- Supreme Court Addresses "Ministerial Exception" to Discrimination Laws
- January 19, 2012 | Author: Adam C. Keating
- Law Firm: Ford & Harrison LLP - Atlanta Office
Executive Summary: On January 11, 2012, the Supreme Court issued what is arguably one of its most significant religious liberty decisions in two decades. The Supreme Court unanimously held that a teacher at a Lutheran School could not maintain an action under the Americans with Disabilities Act (ADA) arising out of her discharge. Chief Justice John Roberts, writing for the court, in Hosanna-Tabor Evangelical Lutheran Church and School v. Equal Employment Opportunity Commission, et al., 565 U.S. ---, No. 10-553 (2012), stated that the "ministerial" exception to the application of such employment discrimination laws was grounded in the Establishment and Free Exercise Clauses of the First Amendment and should be applied to this teacher because she was a minister within the meaning of the "ministerial" exception.
On January 11, 2012, the Supreme Court issued what is arguably one of its most significant religious liberty decisions in two decades. The Supreme Court unanimously held that a teacher at a Lutheran School could not maintain an action under the Americans with Disabilities Act (ADA) arising out of her discharge. Chief Justice John Roberts, writing for the court, in , 565 U.S. ---, No. 10-553 (2012), stated that the "ministerial" exception to the application of such employment discrimination laws was grounded in the Establishment and Free Exercise Clauses of the First Amendment and should be applied to this teacher because she was a minister within the meaning of the "ministerial" exception.
This was the first time the Supreme Court acknowledged the existence of the "ministerial exception," a concept uniformly recognized by the federal appeals courts. The ministerial exception is grounded in the First Amendment and precludes application of such legislation as Title VII and other employment discrimination laws to claims concerning the relationship between a religious institution and its ministers. According to the Supreme Court, "such action interferes with the internal governance of the church, depriving the church of control over the selection of those who will personify its beliefs."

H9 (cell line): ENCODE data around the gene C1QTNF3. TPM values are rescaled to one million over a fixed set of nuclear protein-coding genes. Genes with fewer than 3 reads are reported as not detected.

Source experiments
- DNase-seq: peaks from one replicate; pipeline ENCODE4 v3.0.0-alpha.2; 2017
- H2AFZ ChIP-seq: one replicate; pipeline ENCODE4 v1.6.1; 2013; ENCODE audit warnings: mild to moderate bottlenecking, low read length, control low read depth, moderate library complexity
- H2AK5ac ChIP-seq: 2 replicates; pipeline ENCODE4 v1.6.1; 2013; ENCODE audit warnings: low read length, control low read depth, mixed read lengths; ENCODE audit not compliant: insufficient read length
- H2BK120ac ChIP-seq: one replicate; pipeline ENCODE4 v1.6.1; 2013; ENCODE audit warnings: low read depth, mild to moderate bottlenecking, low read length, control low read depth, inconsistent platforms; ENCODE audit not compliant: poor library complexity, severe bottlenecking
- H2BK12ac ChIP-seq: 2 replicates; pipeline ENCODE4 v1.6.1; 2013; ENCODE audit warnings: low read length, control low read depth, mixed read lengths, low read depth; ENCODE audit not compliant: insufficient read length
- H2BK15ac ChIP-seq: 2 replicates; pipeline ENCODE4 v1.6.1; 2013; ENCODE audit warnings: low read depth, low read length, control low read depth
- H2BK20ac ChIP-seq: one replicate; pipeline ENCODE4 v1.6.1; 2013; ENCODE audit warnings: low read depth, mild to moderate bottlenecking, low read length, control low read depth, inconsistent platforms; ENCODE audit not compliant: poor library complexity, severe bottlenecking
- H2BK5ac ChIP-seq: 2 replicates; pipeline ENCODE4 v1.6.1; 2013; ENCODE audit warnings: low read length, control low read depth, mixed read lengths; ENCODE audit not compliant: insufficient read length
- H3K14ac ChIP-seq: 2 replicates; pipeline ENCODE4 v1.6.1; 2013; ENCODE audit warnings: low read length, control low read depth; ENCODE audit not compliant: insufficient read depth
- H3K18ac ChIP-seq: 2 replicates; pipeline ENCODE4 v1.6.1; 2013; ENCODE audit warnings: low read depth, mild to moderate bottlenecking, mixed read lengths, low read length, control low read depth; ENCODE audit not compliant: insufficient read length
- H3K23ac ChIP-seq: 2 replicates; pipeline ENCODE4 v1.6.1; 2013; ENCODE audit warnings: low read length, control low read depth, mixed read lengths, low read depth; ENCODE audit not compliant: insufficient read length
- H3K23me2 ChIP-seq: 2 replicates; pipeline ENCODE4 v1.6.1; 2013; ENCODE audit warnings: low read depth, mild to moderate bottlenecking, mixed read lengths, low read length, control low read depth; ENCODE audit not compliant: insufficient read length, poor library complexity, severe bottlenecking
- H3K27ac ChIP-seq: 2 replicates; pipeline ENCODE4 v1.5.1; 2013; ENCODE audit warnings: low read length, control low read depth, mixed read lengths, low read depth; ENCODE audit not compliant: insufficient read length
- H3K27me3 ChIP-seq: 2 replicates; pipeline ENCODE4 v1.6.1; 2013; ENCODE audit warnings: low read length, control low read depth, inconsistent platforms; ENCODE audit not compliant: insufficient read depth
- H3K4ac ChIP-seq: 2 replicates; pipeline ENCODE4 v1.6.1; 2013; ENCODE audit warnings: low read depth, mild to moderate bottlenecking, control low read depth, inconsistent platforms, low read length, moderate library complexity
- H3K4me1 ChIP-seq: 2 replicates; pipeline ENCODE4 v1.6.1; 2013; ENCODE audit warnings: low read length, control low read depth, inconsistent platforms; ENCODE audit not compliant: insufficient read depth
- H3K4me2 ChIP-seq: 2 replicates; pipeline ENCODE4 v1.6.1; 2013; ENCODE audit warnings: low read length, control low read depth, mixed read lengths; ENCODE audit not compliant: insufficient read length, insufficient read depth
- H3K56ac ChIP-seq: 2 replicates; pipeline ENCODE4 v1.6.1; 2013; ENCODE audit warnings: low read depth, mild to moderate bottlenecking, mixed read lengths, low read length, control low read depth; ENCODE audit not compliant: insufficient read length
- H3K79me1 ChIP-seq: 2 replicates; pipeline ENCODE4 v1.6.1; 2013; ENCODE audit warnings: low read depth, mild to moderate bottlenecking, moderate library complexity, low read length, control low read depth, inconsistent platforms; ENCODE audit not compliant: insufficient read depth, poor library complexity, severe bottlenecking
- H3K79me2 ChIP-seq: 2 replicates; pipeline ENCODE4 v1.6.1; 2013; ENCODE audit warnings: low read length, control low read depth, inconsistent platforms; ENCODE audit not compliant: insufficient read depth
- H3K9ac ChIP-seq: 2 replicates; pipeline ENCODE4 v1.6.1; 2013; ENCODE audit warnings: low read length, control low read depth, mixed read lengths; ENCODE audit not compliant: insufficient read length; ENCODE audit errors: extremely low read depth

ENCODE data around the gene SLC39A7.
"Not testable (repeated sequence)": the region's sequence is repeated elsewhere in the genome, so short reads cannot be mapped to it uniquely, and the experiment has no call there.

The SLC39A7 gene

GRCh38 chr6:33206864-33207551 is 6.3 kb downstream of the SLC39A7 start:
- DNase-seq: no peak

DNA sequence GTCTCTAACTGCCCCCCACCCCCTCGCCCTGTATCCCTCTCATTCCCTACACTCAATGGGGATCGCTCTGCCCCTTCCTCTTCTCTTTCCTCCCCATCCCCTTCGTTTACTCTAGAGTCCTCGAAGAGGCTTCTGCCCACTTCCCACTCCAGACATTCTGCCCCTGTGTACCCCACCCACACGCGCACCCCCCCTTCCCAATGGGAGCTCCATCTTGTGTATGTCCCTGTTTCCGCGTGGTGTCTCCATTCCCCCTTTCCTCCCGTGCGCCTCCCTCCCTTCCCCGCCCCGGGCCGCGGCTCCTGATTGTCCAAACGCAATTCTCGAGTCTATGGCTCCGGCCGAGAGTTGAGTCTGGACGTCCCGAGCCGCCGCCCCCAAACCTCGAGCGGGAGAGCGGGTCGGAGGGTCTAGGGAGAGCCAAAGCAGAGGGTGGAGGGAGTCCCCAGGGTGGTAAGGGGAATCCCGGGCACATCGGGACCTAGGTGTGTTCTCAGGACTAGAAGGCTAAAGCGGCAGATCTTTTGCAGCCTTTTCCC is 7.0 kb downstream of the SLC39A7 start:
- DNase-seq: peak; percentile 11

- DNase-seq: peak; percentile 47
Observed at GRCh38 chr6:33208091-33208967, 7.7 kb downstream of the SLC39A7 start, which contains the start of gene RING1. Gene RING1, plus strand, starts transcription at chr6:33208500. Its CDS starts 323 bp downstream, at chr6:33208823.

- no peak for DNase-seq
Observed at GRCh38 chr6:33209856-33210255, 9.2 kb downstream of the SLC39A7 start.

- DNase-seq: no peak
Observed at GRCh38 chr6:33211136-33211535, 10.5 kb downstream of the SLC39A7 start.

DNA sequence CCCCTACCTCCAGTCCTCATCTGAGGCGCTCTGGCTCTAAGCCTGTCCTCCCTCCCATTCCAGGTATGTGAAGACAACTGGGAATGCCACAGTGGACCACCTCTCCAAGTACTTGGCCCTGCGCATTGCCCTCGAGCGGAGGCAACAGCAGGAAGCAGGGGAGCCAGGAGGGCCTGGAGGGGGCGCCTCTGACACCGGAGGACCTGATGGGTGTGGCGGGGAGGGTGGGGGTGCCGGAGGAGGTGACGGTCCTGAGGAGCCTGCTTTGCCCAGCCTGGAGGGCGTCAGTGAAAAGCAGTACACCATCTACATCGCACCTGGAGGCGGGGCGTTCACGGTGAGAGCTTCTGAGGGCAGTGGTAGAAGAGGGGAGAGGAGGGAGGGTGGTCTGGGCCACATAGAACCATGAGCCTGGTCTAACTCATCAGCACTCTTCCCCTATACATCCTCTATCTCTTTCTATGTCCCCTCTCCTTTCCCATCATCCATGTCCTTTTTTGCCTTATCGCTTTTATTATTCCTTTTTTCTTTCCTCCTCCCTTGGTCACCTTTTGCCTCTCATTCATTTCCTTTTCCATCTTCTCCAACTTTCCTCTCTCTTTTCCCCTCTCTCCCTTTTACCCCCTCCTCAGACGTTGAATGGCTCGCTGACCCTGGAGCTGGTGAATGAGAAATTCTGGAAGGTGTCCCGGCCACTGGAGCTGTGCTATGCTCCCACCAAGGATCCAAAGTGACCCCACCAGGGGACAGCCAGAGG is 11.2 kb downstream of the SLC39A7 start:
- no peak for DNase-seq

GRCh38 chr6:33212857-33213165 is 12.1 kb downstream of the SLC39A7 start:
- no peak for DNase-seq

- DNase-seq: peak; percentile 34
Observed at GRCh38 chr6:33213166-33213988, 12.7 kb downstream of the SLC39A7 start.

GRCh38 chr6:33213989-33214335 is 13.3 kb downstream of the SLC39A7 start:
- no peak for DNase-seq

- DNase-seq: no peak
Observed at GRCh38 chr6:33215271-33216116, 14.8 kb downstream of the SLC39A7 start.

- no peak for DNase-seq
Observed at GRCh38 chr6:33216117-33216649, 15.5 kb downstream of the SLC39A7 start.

The Supreme Court Opinion
The case was brought by Cheryl Perich, who had been a teacher at Hosanna-Tabor Evangelical Lutheran Church and School ("Hosanna-Tabor"). The teachers at Hosanna-Tabor were classified into two categories: "called" and "lay." Called teachers had to satisfy certain academic requirements, which included taking courses in theological study; obtaining the endorsement of their local religious leaders; and passing an oral examination by a faculty committee. Once called, a teacher receives the formal title "Minister of Religion, Commissioned." At Hosanna-Tabor, a call could only be rescinded for cause and by a supermajority vote of the congregation. By contrast, lay teachers were not required to satisfy certain religious requirements, or even to be Lutheran. At Hosanna-Tabor, although the teachers generally performed the same duties regardless of whether they were lay or called, lay teachers were hired only when called teachers were unavailable.
Ms. Perich started off as a lay teacher, but was then hired as a called teacher after completing the requirements. Although Ms. Perich taught predominantly secular subjects, she also taught a religion class four days a week; led the students in prayer and devotional exercises each day; and attended a weekly school-wide chapel service.